This is the first part in a series of posts about the importance of Section 230 of the Communications Decency Act (CDA 230). CDA 230 provides websites, blogs, and social networks that host speech with protection against a wide range of laws that might otherwise hold them legally responsible for what their users say and do.

We talked to Aaron Schur, Senior Litigation Counsel at Yelp, about why CDA 230 is fundamental to the website's existence. Yelp, which was founded in 2004, is a website that lets users find and review businesses. A monthly average of 78 million unique site visitors have written over 30 million reviews—meaning Yelp hosts a lot of free speech.

According to Yelp, most reviews are positive, but occasionally some businesses focus only on the negative reviews. Sometimes, these displeased businesses turn to legal action against the middleman, not the speaker, in order to censor speech. This is precisely what CDA 230 was created to address.

As a review site, you host a lot of speech. How do you respond to complaints about user behavior?

A user who believes a review violates our content guidelines can flag it for removal—this includes reviews that a final court of competent jurisdiction has deemed to be defamatory. We do not take sides in factual disputes, however, so we do not remove reviews that appear to reflect the experiences of the reviewer. Our user operations team manages these inquiries, and explains their decisions to the reviewers.

And what about complaints from users or businesses who, let's say, don't appreciate a negative review?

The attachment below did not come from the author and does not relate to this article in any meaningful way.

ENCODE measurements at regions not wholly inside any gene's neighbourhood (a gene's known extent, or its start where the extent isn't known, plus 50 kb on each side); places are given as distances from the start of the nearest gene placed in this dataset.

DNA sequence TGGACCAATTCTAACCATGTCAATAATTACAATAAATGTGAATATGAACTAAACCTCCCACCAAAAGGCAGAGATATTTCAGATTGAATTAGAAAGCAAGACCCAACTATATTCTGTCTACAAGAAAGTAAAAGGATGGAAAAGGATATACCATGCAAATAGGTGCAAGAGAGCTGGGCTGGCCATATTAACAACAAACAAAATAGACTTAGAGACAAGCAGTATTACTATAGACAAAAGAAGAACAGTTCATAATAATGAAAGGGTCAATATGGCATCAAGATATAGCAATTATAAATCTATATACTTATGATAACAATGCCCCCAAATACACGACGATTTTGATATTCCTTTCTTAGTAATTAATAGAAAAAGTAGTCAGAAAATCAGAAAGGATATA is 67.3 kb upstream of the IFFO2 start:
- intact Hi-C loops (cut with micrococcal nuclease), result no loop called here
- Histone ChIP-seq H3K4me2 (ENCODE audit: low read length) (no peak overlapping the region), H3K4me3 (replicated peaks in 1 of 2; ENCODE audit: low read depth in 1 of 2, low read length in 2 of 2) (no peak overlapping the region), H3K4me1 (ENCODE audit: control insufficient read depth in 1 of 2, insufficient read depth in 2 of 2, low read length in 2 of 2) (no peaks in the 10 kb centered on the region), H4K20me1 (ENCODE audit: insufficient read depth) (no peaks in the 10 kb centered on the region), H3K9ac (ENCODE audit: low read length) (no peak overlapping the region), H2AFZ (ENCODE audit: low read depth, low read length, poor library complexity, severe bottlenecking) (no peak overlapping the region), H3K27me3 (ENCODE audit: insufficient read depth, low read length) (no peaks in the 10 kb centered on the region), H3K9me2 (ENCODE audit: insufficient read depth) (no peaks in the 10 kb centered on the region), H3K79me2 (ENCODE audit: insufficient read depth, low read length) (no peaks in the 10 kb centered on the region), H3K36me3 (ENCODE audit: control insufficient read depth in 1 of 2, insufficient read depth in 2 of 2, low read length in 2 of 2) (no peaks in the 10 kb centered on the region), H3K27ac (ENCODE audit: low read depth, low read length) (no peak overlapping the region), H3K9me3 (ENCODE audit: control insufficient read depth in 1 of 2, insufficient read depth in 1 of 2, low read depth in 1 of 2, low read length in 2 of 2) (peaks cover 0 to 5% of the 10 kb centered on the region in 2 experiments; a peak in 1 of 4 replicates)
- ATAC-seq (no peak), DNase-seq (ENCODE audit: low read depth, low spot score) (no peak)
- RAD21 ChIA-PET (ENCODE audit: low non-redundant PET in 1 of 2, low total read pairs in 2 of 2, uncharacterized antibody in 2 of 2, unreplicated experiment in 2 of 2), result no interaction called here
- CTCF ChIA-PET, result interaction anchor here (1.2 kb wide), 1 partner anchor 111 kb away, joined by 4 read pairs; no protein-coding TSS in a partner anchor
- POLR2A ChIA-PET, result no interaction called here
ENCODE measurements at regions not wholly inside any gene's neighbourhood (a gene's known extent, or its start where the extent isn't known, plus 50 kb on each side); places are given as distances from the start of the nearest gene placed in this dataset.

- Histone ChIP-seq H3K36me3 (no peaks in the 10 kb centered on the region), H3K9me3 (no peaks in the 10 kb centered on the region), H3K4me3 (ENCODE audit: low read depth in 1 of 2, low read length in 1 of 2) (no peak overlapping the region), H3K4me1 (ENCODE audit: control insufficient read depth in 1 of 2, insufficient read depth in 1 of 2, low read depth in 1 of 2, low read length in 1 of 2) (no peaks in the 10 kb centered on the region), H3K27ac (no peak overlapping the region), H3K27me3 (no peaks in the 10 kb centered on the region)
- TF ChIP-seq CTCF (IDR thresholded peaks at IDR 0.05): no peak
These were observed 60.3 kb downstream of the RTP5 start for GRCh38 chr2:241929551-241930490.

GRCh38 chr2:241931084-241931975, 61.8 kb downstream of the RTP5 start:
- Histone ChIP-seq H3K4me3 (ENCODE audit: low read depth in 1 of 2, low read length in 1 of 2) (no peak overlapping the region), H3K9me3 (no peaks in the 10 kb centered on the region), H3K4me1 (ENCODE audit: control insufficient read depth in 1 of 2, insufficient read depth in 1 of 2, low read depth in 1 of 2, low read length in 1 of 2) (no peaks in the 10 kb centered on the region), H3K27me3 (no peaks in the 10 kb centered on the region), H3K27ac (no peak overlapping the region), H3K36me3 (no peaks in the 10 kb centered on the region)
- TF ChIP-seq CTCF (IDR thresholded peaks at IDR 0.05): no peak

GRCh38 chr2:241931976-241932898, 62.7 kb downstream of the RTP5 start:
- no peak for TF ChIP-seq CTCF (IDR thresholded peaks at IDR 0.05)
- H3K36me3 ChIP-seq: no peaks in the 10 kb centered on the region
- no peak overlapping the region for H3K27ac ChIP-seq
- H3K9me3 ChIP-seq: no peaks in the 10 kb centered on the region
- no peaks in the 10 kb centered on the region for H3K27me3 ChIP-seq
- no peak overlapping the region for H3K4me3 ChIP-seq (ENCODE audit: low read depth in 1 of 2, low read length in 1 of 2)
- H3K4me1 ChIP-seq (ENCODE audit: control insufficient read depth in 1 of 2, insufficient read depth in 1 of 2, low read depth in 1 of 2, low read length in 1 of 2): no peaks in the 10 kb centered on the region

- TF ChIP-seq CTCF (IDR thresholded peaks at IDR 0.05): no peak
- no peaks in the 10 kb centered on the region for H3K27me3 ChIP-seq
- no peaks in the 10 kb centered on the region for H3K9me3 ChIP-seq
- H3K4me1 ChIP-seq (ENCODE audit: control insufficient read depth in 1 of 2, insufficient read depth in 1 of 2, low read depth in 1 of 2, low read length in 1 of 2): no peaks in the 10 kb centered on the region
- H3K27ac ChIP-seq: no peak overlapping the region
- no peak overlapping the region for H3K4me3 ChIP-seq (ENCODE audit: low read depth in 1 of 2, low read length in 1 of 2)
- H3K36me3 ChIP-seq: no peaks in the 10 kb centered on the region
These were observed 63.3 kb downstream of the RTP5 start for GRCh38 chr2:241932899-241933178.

A small minority of businesses will always take issue with the fact that Yelp provides consumers with a platform to express their opinions. CDA 230 is pivotal to our business in this regard: reviews are the responsibility of the people who write them, not the platform that hosts them.

What would happen if CDA 230 did not exist?

Absent CDA 230, websites like Yelp would be pressured to avoid liability by removing legitimate, negative reviews, and they would deprive consumers of information about the experiences of others.

Do you think CDA 230 should be changed in any way? What other changes could be made to help protect online intermediaries like Yelp?

Yelp supports the extension of Anti-SLAPP protections to the federal level, which would protect consumers from frivolous litigation challenging the legitimacy of their honest local businesses reviews.

Yelp is just one example of the countless startups, businesses, and blogs that owe their existence to CDA 230. The concept of relieving intermediary liability is fundamental to making the Internet thrive.

Stay tuned for more CDA 230 success case profiles.

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